Global liquidity has become a buzzword in discussions about the international monetary system. The term "global liquidity", however, continues to be used in a variety of ways by a variety of people. The resulting ambiguity opens the door to undesirable policy responses. Drawing on recent work by the Committee on the Global Financial System, Dietrich Domanski, Ingo Fender and Patrick McGuire (BIS) present a conceptual framework for understanding and examining global liquidity, highlighting the analytical challenges involved in assessing the implications for financial stability. They argue that private sources of (outside) liquidity, generated by the credit creation by financial institutions, tend to dominate public (inside) sources of liquidity. This has two implications. First, policies need to take into account the full liquidity cycle - liquidity and credit booms and their impact on financial stability as well as liquidity shortages or disruptions in the provision of credit. Second, policy frameworks need to be sufficiently robust to account for global movements of both official liquidity (reserves) and private liquidity (credit).
Jack Meaning (University of Kent, United Kingdom) and Feng Zhu (BIS) estimate the impact of central bank bond purchases on asset prices. They find that both the Federal Reserve's large-scale asset purchase programmes and the Bank of England's asset purchase facility led to a significant reduction in government and corporate bond yields. Their estimates also suggest that the Federal Reserve's new maturity extension programme could have an effect on longer-term Treasury bond yields comparable to that of the outright asset purchases.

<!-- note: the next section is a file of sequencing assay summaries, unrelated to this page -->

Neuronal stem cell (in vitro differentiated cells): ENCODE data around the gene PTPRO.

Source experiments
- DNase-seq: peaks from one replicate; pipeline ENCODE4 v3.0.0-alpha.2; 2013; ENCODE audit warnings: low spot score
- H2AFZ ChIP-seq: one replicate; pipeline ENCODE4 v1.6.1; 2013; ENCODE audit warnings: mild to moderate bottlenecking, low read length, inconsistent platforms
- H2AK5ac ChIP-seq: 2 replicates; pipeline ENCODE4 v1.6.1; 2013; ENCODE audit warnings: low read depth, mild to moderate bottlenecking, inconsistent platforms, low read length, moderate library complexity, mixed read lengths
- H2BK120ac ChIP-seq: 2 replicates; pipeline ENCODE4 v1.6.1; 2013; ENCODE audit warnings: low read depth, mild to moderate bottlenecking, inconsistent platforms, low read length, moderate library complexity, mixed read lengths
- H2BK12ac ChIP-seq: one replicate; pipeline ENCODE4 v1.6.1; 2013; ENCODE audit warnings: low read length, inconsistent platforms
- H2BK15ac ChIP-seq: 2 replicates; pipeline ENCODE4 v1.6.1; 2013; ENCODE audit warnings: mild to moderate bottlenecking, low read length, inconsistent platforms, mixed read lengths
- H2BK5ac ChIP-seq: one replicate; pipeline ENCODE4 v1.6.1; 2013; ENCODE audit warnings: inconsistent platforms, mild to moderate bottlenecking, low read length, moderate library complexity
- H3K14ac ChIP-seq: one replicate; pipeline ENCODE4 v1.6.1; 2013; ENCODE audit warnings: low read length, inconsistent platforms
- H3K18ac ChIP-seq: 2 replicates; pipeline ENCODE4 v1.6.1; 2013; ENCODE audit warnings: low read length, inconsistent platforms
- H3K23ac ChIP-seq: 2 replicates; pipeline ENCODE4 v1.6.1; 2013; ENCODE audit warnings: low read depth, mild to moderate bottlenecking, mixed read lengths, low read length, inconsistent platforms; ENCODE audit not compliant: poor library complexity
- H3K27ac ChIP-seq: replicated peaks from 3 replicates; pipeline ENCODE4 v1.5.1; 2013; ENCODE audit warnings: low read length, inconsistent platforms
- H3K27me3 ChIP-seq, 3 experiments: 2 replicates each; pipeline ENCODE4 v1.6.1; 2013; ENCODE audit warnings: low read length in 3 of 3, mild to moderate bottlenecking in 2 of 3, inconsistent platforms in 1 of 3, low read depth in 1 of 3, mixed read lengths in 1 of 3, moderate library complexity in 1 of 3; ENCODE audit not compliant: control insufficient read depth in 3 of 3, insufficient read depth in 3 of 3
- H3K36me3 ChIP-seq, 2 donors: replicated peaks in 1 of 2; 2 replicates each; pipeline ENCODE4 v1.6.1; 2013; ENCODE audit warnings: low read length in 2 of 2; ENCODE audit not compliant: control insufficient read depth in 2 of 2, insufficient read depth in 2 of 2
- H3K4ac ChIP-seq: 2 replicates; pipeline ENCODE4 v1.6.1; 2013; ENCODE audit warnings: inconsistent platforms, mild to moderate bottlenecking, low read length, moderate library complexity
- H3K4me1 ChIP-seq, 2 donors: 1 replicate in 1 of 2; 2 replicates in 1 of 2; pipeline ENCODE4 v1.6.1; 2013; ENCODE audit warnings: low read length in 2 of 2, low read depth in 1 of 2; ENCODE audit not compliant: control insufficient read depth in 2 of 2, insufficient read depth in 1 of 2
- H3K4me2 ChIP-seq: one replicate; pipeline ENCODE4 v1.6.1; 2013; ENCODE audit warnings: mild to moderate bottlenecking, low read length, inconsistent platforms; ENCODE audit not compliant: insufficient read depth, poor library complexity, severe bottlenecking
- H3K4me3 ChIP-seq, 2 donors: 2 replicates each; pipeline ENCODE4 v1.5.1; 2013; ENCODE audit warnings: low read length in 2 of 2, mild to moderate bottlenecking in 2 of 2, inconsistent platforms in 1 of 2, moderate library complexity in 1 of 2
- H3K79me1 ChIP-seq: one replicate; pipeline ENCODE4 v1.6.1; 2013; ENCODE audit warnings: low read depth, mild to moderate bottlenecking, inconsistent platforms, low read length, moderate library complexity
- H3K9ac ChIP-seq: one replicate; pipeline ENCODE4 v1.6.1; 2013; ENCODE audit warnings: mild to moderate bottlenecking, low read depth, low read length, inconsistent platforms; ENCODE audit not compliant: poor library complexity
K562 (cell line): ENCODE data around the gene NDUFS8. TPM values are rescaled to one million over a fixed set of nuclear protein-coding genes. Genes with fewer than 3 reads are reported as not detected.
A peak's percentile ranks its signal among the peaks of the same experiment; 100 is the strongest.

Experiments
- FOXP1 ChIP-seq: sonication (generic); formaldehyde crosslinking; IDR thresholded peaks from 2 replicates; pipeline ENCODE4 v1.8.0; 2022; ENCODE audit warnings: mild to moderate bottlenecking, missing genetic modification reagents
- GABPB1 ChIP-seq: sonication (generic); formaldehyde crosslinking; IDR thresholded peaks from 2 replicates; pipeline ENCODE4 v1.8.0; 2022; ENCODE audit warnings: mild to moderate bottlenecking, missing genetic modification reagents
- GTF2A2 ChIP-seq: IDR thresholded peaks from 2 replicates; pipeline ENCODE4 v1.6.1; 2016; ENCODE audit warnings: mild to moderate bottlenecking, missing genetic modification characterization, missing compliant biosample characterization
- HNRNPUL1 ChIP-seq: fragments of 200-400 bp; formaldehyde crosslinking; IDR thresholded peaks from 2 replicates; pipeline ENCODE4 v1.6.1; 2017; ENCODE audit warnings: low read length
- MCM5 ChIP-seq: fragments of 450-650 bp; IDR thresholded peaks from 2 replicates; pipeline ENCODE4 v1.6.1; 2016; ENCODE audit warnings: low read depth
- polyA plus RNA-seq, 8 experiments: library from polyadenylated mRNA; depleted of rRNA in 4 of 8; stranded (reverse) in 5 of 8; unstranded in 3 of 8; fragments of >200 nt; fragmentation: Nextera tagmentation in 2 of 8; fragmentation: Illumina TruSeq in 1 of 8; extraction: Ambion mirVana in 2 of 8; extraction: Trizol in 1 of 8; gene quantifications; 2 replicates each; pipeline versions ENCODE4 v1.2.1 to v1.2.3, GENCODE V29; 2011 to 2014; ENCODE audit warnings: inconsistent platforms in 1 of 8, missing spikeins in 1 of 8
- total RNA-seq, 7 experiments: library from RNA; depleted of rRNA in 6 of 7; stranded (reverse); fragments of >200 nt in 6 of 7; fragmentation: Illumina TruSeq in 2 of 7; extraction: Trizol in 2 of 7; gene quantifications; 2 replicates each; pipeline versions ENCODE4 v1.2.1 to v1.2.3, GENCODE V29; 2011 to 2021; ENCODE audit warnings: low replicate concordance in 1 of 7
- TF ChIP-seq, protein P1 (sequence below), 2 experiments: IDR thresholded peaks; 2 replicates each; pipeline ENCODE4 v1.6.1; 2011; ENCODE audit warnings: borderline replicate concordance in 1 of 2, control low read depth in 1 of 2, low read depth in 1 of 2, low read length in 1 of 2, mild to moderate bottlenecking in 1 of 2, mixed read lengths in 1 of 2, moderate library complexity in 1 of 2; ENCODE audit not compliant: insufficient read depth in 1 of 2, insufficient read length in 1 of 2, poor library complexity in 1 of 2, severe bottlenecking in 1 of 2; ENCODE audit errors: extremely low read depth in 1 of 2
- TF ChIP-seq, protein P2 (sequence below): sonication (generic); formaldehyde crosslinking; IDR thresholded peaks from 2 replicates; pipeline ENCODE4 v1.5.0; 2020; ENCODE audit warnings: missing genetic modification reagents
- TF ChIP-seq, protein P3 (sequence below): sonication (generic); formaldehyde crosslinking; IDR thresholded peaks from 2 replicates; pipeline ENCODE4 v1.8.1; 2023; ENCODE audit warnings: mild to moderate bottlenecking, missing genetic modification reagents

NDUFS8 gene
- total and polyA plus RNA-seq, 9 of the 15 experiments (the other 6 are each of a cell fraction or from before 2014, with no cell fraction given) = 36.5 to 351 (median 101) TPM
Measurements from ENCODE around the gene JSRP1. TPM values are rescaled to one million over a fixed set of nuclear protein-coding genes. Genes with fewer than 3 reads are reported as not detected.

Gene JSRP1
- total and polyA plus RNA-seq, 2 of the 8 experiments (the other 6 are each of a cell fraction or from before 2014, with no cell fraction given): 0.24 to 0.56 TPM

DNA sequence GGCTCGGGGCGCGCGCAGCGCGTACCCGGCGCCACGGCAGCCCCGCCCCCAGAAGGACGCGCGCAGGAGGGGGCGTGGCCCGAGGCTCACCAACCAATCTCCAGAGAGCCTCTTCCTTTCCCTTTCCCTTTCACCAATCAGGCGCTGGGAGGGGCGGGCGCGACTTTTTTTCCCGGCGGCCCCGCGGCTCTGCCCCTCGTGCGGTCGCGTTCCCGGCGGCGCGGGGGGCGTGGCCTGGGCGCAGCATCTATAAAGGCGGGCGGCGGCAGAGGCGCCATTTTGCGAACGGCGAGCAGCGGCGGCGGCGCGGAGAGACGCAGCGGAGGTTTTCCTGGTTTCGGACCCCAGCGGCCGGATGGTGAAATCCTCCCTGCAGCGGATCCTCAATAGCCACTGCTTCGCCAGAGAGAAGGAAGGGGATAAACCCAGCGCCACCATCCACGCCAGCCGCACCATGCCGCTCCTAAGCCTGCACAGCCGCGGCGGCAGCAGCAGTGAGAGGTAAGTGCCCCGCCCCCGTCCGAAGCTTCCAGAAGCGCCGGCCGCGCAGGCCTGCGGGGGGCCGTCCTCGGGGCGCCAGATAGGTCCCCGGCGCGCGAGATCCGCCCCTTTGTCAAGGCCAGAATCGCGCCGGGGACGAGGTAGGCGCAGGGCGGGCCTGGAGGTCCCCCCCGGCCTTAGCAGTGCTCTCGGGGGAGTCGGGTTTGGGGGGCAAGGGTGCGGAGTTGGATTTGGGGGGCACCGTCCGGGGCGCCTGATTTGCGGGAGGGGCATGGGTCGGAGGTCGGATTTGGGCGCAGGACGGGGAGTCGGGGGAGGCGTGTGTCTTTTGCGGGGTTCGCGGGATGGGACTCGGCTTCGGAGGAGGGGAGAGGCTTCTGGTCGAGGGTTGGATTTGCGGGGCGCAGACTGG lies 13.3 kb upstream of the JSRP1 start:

From June 2011, the BIS credit derivatives statistics provide more granular information on the types of risks transferred through credit default swaps by different groups of counterparties. The new data suggest that reporting dealers have used some hard-to-value credit derivatives to transfer credit risk to shadow banks, possibly exposing these counterparty groups to valuation risks. The data also show that some financial counterparties have sold protection against defaults in the same sector on a net basis.